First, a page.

When keeping them, this can be easily accommodated by placing a large tub of water in their enclosure. Make sure it can't be knocked over, because else it will be knocked over.
I already mentioned that anacondas are big. I wouldn't really recommend keeping either as first-time snakes. It's better to start out a bit smaller, mostly so you can learn how to read body language. With a smaller species, like Python regius or Boa constrictor constrictor, misreading it might mean a bit and some shed blood, but it won't put you in any real danger.
Learning to distinguish inquisitiveness from a defensive posture from looking for food is very important. Normally, snakes are just looking around, checking out things around them. This is perfectly fine. If they feel threatened, though, it is important that you recognise this. If not, if you push them too much, you might end up being bitten out of self-defence. This is generally not the end of the world, but it might put you in the hospital from the puncture wounds from the bite. If they are looking for food, though, this is definitely the most dangerous. You don't want them to think you are food. Most of the time, this is by mistake, either because you smell like food (if you recently handled food items for example), or something else might have triggered their food response. But that is mostly irrelevant. You don't want them to try. In contrast to a defensive bite, a food bite will mean that they will hold on and that they will try to constrict.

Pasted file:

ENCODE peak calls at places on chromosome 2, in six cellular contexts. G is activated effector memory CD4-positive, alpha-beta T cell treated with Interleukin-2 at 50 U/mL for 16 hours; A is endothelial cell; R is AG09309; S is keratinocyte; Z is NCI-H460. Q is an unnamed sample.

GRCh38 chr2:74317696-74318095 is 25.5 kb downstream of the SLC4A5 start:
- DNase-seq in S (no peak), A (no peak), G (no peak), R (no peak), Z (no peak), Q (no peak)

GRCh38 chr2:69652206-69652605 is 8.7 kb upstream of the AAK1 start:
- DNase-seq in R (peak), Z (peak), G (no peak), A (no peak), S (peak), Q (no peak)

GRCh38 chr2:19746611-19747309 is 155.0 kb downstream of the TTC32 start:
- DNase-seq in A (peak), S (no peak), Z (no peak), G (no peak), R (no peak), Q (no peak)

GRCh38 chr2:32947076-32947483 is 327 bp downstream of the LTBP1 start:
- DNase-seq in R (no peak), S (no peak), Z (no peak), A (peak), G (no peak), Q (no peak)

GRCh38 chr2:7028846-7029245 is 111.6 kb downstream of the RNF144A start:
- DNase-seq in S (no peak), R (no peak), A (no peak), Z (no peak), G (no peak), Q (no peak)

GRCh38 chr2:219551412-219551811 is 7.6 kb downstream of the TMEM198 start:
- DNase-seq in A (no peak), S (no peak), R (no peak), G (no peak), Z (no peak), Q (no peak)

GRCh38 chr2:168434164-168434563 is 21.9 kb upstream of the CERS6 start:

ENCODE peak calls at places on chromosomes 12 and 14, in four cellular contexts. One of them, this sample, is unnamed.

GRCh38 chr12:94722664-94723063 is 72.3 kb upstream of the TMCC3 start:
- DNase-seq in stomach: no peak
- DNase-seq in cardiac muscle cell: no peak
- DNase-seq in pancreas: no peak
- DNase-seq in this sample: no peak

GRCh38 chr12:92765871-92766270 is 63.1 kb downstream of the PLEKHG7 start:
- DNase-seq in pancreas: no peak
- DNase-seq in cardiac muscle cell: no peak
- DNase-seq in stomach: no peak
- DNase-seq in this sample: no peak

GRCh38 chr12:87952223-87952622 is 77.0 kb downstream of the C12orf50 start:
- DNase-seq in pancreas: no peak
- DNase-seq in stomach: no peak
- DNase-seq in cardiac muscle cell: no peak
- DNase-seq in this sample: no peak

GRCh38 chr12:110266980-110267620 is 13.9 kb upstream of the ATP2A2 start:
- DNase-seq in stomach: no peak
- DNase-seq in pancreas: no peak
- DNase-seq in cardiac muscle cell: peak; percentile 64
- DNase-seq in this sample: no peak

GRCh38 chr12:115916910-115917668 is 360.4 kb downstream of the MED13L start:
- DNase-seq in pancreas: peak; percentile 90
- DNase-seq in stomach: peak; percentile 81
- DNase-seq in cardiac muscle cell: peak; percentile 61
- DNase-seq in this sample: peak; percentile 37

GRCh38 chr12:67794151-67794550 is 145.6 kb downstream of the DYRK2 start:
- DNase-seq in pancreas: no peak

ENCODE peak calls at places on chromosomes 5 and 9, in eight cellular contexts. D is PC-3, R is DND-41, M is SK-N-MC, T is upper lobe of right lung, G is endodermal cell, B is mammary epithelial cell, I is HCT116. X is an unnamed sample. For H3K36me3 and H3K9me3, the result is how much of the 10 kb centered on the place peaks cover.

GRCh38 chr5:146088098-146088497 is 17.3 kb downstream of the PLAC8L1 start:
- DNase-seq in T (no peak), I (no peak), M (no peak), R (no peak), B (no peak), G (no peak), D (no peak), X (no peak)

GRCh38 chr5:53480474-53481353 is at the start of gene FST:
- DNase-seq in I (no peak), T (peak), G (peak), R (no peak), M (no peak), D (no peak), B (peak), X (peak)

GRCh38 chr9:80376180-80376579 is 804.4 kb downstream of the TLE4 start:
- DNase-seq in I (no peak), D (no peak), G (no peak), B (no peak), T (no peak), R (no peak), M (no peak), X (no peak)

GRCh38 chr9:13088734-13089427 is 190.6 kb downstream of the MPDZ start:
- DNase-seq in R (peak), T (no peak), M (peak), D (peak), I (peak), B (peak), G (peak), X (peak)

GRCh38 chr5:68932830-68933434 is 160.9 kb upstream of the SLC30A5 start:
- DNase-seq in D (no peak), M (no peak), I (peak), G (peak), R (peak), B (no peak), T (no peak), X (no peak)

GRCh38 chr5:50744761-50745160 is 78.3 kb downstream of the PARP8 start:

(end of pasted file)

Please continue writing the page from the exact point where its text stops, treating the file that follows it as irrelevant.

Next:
At that point their sluggishness is completely gone, and they will work entirely against you. 50kg+ of pure muscle is not something you can overpower by yourself. This is also why it is so important to have someone else with you at all times.
This may sound grave and grim, but it really is not. Snakes are generally pretty easy to read, once you know what to look for. However, starting with smaller species definitely is the more forgiving route to take there.
Back to recommendations
So when/if you have some experience keeping snakes, the next step is to get experience with Big Snakes™. From here, the yellow anaconda is relatively more easy to keep, due to its smaller size, but it mostly depends on what you are comfortable with. It's really no good keeping snakes you're not comfortable handling. This only ends in a downwards spiral with them not being used to being handled because you don't do it, making them react weirdly to it, making you not handle them as much, etc.
Some random notes
I've heard it told that anacondas are pretty messy and stinky snakes. They are used to living in the swamp, which also means that they're pretty much being used to their mess just being swept away (snakes are actually surprisingly tidy, if they pooped on their favourite spot, they will move away, so they don't have to lie in their poop. Of course this won't stop them from pooping in their favourite spot in the first place).
I have also heard that they're not the easiest snakes to keep in terms of requirements and hygiene.